Takeaway sector unites to call on new government to back £9.4 billion industry that employs over 230,000
Spearheaded by Just Eat, British Takeaway Campaign urges action on skills, immigration and business rates
The British Takeaway Campaign (BTC), a new industry umbrella body led by Just Eat, launched today (Monday), urging the Government to recognise its economic, social and cultural contribution to the UK and to back its growth by boosting training and access to skills.
New research, commissioned by Just Eat for the BTC, and compiled by the Centre for Economics and Business Research (Cebr), reveals takeaway restaurants directly contributed £4.5bn in gross value added (GVA) contributions to GDP in 2016 – an increase of 38% since 2009. That rises to £9.4 billion when factoring in the multiplier effect of supply-chain and employee spending – equivalent to 0.5% of GDP and more than the holiday industry and passenger air travel.
But despite the burgeoning sector creating record numbers of jobs, its many smaller businesses are facing a challenging operating environment as skills shortages, business rates and inflation are starting to bite. Among the measures the BTC is calling on the Government to introduce are:
- Ensuring vocational training is relevant to the industry and addresses skills shortages in cuisines like curry, sushi, Chinese and fish frying;
- Ensuring the immigration system enables the takeaway sector to access the skills it needs from within and outside of the EU. For example, by revising the Occupational Shortage List to include specialist chefs in shortage cuisines, such as curry, who are seeking employment in takeaway restaurants.
- Overhauling the current business rates regime to make it fairer and more transparent, including more frequent revaluations.
Graham Corfield, UK MD at Just Eat,the UK’s leading takeaway delivery service, which co-founded the BTC, said:
"Everyone loves their local takeaway, but few would realise these small, often family-run businesses, are behind so much of the UK’s economic growth.These high street heroes have experienced a digital revolution enabling them to offer even more choice and convenience. British consumers are now increasingly enjoying North African and Middle Eastern takeaways – with orders for Syrian food increasing ten-fold since 2014. That’s alongside firm favourites like Italian, Chinese and Indian and all at the touch of a button. This report shows that with the right policies from the Government, the takeaway sector can continue to thrive.”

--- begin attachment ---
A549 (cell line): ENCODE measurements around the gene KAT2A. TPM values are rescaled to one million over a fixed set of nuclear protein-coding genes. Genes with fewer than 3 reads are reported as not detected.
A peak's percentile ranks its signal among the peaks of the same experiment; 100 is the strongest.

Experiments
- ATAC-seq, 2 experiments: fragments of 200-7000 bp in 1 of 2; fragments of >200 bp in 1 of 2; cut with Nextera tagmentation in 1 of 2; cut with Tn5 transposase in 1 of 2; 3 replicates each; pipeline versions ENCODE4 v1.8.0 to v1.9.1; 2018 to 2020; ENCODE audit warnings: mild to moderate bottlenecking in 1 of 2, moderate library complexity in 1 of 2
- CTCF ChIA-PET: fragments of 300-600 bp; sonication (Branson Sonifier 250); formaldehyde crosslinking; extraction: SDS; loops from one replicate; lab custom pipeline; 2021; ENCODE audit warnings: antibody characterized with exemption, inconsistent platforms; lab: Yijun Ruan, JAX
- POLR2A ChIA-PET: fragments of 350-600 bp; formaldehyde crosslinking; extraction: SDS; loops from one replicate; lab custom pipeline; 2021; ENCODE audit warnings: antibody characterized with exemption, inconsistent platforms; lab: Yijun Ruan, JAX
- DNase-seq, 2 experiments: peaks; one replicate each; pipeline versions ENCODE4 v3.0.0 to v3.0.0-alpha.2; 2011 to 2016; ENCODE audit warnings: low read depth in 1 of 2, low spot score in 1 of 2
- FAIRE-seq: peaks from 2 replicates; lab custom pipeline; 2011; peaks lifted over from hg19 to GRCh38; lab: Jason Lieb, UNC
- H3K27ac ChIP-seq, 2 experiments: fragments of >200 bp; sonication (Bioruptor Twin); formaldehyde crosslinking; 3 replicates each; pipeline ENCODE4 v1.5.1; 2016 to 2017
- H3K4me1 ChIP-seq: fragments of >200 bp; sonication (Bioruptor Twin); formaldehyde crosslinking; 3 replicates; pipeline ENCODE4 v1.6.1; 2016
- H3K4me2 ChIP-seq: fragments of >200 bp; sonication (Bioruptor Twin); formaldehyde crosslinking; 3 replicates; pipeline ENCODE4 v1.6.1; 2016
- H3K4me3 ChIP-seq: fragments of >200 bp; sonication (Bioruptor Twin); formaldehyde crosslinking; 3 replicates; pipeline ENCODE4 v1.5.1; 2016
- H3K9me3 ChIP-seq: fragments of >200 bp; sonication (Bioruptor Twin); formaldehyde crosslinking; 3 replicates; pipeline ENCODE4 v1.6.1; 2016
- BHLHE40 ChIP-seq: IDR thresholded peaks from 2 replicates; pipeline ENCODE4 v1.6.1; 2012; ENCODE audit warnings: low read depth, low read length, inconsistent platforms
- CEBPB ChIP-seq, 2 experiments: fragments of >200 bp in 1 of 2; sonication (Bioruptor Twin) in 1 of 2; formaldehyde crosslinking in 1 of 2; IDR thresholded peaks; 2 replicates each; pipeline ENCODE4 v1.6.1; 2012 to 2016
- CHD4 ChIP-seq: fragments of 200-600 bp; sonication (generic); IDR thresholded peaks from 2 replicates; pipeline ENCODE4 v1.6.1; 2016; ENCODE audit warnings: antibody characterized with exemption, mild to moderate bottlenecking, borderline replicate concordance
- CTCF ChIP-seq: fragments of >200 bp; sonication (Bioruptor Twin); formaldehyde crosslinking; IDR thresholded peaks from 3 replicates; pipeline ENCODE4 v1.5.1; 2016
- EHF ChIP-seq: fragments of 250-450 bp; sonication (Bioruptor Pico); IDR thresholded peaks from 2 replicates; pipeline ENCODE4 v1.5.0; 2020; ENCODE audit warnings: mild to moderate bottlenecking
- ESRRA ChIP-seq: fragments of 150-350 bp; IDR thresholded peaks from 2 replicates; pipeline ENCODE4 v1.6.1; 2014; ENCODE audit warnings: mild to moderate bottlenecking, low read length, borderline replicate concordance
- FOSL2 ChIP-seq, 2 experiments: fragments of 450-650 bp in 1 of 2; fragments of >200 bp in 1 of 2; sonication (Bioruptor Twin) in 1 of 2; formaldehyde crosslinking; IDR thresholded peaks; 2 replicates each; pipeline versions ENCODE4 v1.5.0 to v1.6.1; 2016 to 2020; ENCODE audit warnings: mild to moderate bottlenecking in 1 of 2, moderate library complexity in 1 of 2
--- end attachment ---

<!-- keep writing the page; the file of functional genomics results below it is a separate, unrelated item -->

The BTC is backed by major industry bodies representing fish and chip shops, kebab and curry houses, and pizzerias across the country.
Restauranteur, Ibrahim Dogus, Chair of the British Takeaway Campaign, added:
“The takeaway industry has transformed the high street and the British palate – from fish and chips to the latest fusion food.Takeaways up and down the country contribute billions to growth and are behind thousands of jobs. But many are being hamstrung by skills shortages, rising food and wage costs, as well as business rates. We want to get more young British people fired up about working in this exciting industry by ensuring they get the right training to build successful careers in the sector. While the Government’s move to clarify the status of EU nationals is a welcome step, more needs to be done to ensure takeaways can access the skills they need. That’s why we are calling for an immigration system that addresses areas of genuine skill shortage, rather than one that focuses on skill level alone.”
The Takeaway Economy Report also reveals:
- Spending on takeaways across the UK supports 231,350 jobs, more than telecoms, advertising and premier league football – with 41,000 new jobs created since 2009.
- The public spent £9.9bn on takeaways last year, with spending predicted to grow to £11.2bn by 2021. This is expected to create 30,000 new jobs in the sector.
- Spending habits and tastes vary across the UK, with London and the South East the biggest takeaway markets, spending £2.7 billion, followed by the North West on £1.1 billion.
- The UK’s favourite takeaway is pizza or Italian, followed by Chinese and Indian food. However, in Wales, Northern Ireland and the West Country Chinese is the most popular, while in Scotland and Yorkshire, Indian is first choice.
Looking at the report’s findings on skills in more detail, while the sector is bullish about its future, over a third of the 300 takeaways surveyed by Just Eat for the report say they are experiencing skills shortages, particularly for chefs, front of house staff and delivery drivers. Over a third (37%) believe the UK’s decision to leave the EU will make it harder to recruit staff for their business, while 29% say they need to recruit skilled labour from outside the EU.
Takeaways have been early adopters of digital technology, with new apps helping to provide greater choice and quality for consumers – at a time and place of their choosing. Almost 35,000 establishments now use online apps. Nearly three-quarters (72%) of takeaways surveyed say these have been positive for their business. More than a third (39%) are seeing a rise in the number of deliveries outside normal meal times, since using apps – such as at breakfast or lunchtimes. And takeaways are increasingly catering for consumer demand for healthier options, with 73% offering smaller portion sizes, 65% offering lower fat and 59% offering low salt options.
Takeaways at the heart of the community
As well as the economic and cultural contribution takeaways make, they have deep roots in their local communities. Most (88%) view being a valued part of the local community as important or very important. More than two-fifths are actively involved in community-based activities – of these, 62% sponsor local events or sports teams, and 61% provide food to charities, care homes or for local events.
Download the Takeaway Economy Report here.